All this brings us to two broad potential scenarios. In the first, most likely scenario, President Biden turns a new page in American foreign policy, returning to multilateralism through various treaties and international organizations. Part and parcel of this approach will be strengthening the Euroatlantic alliance through greater cooperation within NATO and between the U.S. and EU more generally.
With the Kosovo-Serbia issue, Brussels and Washington share interests and could find ways to work together. This cooperation could even serve as a pillar on which to build renewed trust. It is likely this will mean an entirely new strategic approach, based on President Biden’s conviction that any final agreement must include bilateral recognition. Resolving the issue will address security concerns for both the U.S. and Europe – reinforcing European stability and keeping other global powers from meddling in the region.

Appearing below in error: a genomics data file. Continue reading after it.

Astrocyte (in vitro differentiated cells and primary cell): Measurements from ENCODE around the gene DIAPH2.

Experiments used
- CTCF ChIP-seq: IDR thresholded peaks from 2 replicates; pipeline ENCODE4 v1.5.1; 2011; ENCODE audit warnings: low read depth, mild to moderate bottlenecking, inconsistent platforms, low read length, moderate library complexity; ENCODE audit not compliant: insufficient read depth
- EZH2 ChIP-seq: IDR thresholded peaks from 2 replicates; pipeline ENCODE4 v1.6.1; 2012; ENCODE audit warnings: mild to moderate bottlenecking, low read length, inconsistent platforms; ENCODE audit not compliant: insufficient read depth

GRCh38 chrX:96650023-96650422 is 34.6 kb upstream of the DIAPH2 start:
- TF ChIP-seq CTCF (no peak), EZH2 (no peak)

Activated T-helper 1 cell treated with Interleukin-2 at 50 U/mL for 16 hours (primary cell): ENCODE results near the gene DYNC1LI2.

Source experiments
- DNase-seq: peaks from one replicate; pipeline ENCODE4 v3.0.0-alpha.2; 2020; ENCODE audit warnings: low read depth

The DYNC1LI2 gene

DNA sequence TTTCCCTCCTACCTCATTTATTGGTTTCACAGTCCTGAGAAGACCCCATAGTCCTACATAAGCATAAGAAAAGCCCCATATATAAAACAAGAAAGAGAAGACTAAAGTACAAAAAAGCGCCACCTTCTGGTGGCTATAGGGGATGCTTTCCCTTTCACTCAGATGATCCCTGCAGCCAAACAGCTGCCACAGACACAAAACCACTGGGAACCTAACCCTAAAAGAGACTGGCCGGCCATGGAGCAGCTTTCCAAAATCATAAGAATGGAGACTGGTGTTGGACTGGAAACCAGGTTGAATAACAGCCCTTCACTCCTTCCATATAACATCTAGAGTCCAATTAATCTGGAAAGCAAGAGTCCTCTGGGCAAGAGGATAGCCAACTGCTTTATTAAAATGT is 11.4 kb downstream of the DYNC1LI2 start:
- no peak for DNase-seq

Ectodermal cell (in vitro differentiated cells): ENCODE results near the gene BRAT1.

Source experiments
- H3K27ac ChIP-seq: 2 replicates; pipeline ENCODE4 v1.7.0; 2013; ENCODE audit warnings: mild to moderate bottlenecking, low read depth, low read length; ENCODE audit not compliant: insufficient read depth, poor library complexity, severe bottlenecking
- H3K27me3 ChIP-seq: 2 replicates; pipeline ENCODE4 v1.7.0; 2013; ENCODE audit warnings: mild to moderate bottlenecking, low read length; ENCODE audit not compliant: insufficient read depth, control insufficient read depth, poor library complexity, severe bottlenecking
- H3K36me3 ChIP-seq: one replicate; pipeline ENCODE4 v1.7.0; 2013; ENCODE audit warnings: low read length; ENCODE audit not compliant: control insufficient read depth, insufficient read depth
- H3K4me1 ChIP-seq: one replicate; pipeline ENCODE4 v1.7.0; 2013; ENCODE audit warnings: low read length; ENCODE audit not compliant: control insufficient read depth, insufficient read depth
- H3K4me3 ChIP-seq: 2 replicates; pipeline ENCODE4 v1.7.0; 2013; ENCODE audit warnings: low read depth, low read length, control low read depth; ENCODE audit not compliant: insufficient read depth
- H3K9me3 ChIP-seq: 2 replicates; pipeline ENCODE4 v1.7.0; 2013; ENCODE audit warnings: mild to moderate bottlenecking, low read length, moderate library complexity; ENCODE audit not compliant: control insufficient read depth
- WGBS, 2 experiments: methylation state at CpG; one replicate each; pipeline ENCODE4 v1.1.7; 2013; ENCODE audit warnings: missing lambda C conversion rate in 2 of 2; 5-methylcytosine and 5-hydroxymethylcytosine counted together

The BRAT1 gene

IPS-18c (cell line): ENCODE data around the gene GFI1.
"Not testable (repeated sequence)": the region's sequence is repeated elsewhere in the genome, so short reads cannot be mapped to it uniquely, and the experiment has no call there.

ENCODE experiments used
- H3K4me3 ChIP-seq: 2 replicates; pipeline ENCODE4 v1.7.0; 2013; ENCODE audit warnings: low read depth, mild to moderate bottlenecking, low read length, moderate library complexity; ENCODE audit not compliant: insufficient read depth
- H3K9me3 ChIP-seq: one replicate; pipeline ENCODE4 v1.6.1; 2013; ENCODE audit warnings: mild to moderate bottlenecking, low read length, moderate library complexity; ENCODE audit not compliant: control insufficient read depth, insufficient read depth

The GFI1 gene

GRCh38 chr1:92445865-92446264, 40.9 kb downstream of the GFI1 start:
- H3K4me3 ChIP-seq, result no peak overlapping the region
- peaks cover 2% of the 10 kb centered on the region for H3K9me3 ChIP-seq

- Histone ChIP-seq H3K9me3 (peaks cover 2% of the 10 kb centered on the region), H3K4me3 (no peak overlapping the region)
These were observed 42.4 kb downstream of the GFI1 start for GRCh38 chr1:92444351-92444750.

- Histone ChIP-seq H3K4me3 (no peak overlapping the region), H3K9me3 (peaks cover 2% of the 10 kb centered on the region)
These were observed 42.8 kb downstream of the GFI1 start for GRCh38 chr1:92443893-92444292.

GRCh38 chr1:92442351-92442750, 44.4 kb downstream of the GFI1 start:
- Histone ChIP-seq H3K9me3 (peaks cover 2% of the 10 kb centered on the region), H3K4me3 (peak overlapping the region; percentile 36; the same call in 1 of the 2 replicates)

The second scenario is more pessimistic, but also less likely. President Biden could get bogged down in his domestic priorities, and potentially other international challenges. A Kosovo-Serbia deal in this scenario would be unlikely to happen in the near to medium term.
In this scenario, Europe’s distrust of the U.S. remains high, making cooperation difficult. President Macron – whose policies are already less aligned with the U.S.’s than those of outgoing German Chancellor Merkel – takes on the mantle of European leadership. However, his priorities for the European presidency and the French elections get in the way of cooperation with the U.S. on Western Balkans issues.
As China expands its economic presence in the region, Russia and Turkey also become even more involved.